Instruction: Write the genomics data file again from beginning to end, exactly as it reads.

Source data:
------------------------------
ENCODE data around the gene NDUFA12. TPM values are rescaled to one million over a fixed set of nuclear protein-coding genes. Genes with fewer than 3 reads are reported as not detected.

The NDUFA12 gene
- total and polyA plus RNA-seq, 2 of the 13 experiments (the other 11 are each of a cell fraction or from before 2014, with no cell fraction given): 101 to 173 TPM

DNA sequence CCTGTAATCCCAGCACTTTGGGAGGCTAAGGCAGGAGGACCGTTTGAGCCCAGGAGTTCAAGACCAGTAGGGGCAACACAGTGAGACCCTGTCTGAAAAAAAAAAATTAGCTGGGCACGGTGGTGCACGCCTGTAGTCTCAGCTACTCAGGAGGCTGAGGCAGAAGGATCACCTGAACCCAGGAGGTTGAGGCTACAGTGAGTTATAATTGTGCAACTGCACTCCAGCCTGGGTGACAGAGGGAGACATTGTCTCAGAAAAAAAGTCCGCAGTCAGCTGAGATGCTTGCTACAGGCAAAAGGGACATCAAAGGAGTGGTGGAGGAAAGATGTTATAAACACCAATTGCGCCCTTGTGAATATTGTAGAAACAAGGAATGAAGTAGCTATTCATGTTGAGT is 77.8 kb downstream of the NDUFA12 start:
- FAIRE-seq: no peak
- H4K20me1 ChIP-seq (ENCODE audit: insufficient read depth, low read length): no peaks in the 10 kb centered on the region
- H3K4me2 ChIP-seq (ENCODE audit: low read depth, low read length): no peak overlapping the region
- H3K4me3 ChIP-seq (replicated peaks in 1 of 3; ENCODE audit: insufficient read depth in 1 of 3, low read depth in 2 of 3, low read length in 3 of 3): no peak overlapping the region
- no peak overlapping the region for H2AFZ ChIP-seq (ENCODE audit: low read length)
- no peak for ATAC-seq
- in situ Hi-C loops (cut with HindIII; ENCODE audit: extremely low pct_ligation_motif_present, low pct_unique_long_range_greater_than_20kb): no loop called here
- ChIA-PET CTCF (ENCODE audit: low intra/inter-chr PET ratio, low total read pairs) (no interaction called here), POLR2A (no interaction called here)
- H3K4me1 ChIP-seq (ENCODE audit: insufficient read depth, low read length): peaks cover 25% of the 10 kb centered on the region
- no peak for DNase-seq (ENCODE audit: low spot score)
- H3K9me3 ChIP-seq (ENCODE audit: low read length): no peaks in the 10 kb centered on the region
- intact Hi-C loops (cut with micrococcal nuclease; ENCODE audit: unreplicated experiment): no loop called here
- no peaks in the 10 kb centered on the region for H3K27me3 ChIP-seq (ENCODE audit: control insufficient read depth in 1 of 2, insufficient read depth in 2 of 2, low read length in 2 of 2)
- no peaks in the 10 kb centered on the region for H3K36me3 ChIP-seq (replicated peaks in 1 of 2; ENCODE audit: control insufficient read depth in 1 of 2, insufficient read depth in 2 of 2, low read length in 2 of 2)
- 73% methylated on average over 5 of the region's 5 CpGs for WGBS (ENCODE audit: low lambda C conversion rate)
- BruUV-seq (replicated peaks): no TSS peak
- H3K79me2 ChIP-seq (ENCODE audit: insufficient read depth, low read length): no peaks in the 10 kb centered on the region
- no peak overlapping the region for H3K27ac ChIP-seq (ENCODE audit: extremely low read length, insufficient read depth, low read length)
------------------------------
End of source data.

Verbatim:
ENCODE data around the gene NDUFA12. TPM values are rescaled to one million over a fixed set of nuclear protein-coding genes. Genes with fewer than 3 reads are reported as not detected.

The NDUFA12 gene
- total and polyA plus RNA-seq, 2 of the 13 experiments (the other 11 are each of a cell fraction or from before 2014, with no cell fraction given): 101 to 173 TPM

DNA sequence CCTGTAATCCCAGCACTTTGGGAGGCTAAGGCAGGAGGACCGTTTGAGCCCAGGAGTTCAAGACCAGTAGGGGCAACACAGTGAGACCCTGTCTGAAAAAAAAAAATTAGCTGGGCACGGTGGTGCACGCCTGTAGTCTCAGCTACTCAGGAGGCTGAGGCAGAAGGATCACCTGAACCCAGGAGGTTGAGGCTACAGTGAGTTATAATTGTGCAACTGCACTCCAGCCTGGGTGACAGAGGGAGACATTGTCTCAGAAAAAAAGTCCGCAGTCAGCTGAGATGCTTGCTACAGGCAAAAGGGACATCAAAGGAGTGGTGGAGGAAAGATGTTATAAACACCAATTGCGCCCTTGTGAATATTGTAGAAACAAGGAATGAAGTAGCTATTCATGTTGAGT is 77.8 kb downstream of the NDUFA12 start:
- FAIRE-seq: no peak
- H4K20me1 ChIP-seq (ENCODE audit: insufficient read depth, low read length): no peaks in the 10 kb centered on the region
- H3K4me2 ChIP-seq (ENCODE audit: low read depth, low read length): no peak overlapping the region
- H3K4me3 ChIP-seq (replicated peaks in 1 of 3; ENCODE audit: insufficient read depth in 1 of 3, low read depth in 2 of 3, low read length in 3 of 3): no peak overlapping the region
- no peak overlapping the region for H2AFZ ChIP-seq (ENCODE audit: low read length)
- no peak for ATAC-seq
- in situ Hi-C loops (cut with HindIII; ENCODE audit: extremely low pct_ligation_motif_present, low pct_unique_long_range_greater_than_20kb): no loop called here
- ChIA-PET CTCF (ENCODE audit: low intra/inter-chr PET ratio, low total read pairs) (no interaction called here), POLR2A (no interaction called here)
- H3K4me1 ChIP-seq (ENCODE audit: insufficient read depth, low read length): peaks cover 25% of the 10 kb centered on the region
- no peak for DNase-seq (ENCODE audit: low spot score)
- H3K9me3 ChIP-seq (ENCODE audit: low read length): no peaks in the 10 kb centered on the region
- intact Hi-C loops (cut with micrococcal nuclease; ENCODE audit: unreplicated experiment): no loop called here
- no peaks in the 10 kb centered on the region for H3K27me3 ChIP-seq (ENCODE audit: control insufficient read depth in 1 of 2, insufficient read depth in 2 of 2, low read length in 2 of 2)
- no peaks in the 10 kb centered on the region for H3K36me3 ChIP-seq (replicated peaks in 1 of 2; ENCODE audit: control insufficient read depth in 1 of 2, insufficient read depth in 2 of 2, low read length in 2 of 2)
- 73% methylated on average over 5 of the region's 5 CpGs for WGBS (ENCODE audit: low lambda C conversion rate)
- BruUV-seq (replicated peaks): no TSS peak
- H3K79me2 ChIP-seq (ENCODE audit: insufficient read depth, low read length): no peaks in the 10 kb centered on the region
- no peak overlapping the region for H3K27ac ChIP-seq (ENCODE audit: extremely low read length, insufficient read depth, low read length)